Joe Davis on the chances of a recession in the U.S.
TRANSCRIPTRebecca Katz: So, why don’t we jump back to some more of our viewer questions? You know you said there’s optimism and pessimism in the economy, Eden in New Jersey says, “Well-respected economists are saying that the U.S. is headed for a recession in 2017. What is your view on this?”
Joe Davis: I think those odds are low. I mean, initial conditions matter. I think the U.S. economy is going to enter 2017 on decent footing. The service sector is in fairly strong shape, labor market, you know, the unemployment rate is well below 5%, and we continue to add jobs at a fairly consistent basis, Rebecca. That’s not to say, you know, there isn’t a risk of recession, but it would have to be a very significant shock for the U.S. to fall into a recession at this point. I think, if anything, I think our central tendency for the U.S. growth next year is somewhat better than what it was for 2016, marginal improvement. Now the tail risk so-called, the dispersion around those estimates have increased on both the upside as well as the downside in part, because you know, some of the question mark with respect to fiscal policy of the United States and overseas. So the so-called, what economists will call tail risks, or the distribution of outcomes has widened, but generally speaking it’s a little bit more positive going into 2017 than at this time last year.
Rebecca Katz: What are some of the things that you would be looking at that could tip us into recession or have stronger growth than expected?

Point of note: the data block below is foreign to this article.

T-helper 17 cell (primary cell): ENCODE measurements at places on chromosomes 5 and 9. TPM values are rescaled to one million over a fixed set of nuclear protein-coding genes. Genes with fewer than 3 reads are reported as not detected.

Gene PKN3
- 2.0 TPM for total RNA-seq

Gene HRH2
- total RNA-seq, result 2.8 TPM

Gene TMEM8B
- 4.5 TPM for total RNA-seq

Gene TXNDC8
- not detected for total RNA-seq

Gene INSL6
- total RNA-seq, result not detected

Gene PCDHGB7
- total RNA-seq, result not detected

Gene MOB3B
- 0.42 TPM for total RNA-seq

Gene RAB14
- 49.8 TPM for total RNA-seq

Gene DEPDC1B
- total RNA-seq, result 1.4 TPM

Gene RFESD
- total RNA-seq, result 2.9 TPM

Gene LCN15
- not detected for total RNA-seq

Joe Davis: Well, let’s look at the positive first. I mean, we tend to always focus on the negative. I think on positives— I mean, I think already, just to set benchmarks, the U.S. economy has been growing roughly 2% over the past five or six years. Historically, it was between 3% and 4%, so below historic and that’s not news to many of the viewers. You know, I would have said the U.S. economy had decent odds of going 2.5%, perhaps even closer to 3%, that’s before some of the discussions of more significant fiscal policy, which in our mind, was somewhat lacking over the past several years. So, I don’t think what we may see on the policy front will change markedly the 2017 outlook, but I think at the margin, whether through corporate tax reform or potentially modest infrastructure spending, you could lift some of those numbers. But again, whether or not the economy remains strong this year, that can be so much for policy. I think it’s gotten actually, a little too much attention. I think, you look at the private sector which is roughly 90% of the economy, it’s performing decently and there’s greater confidence. Consumer confidence, business confidence, it’s actually by some measures as high as the late ’90s and 2003, 2004. So again, it’s not to say that we don’t have some challenges, but modestly continued to deliver progress over the past seven years, so here’s where we are. So, I think that’s good and that’s on the positive. So, I think for the first time, in 10 years, global growth expectations during the course of 2017 will not be downgraded, because they have consistently come in weaker than expected. I mean, for the first time in a long time, we’re seeing them more balanced, so that in itself is good news. Now on the negatives, you know, I think some— You know, I think our three biggest areas we focus on is China and the prospects for a hard landing meaning their housing market really deteriorates, capital outflows, and that incites global financial panic. We don’t place very high odds on them in the near term 2017, 2018, that’s one. Secondly, would be Europe. I think we will continue to have lingering doubts around just the sanctity of the European Union. We still believe the euro will remain intact as a currency in the European Union, but that will continue to be tested because they are not fully out of the woods. We saw the Italian headlines today; we will see occurring election headlines in 2017, whether it’s from France or Germany. And then finally, in the U.S., the one thing that I think is the biggest wild card in our forecast, and to be fair, I think most economists in the financial markets, at least right now, are looking beyond and that is the uncertainty with respect to trade policy. Which, if it became very protectionistic, would actually I think, be very deleterious for the markets and from a policy perspective that could both reduce growth expectations and raise the threat of higher inflation. That would not be a good mix. That is not our baseline either, but there are the three negative risks that we are most closely monitoring: trade policy, Europe, and then China.
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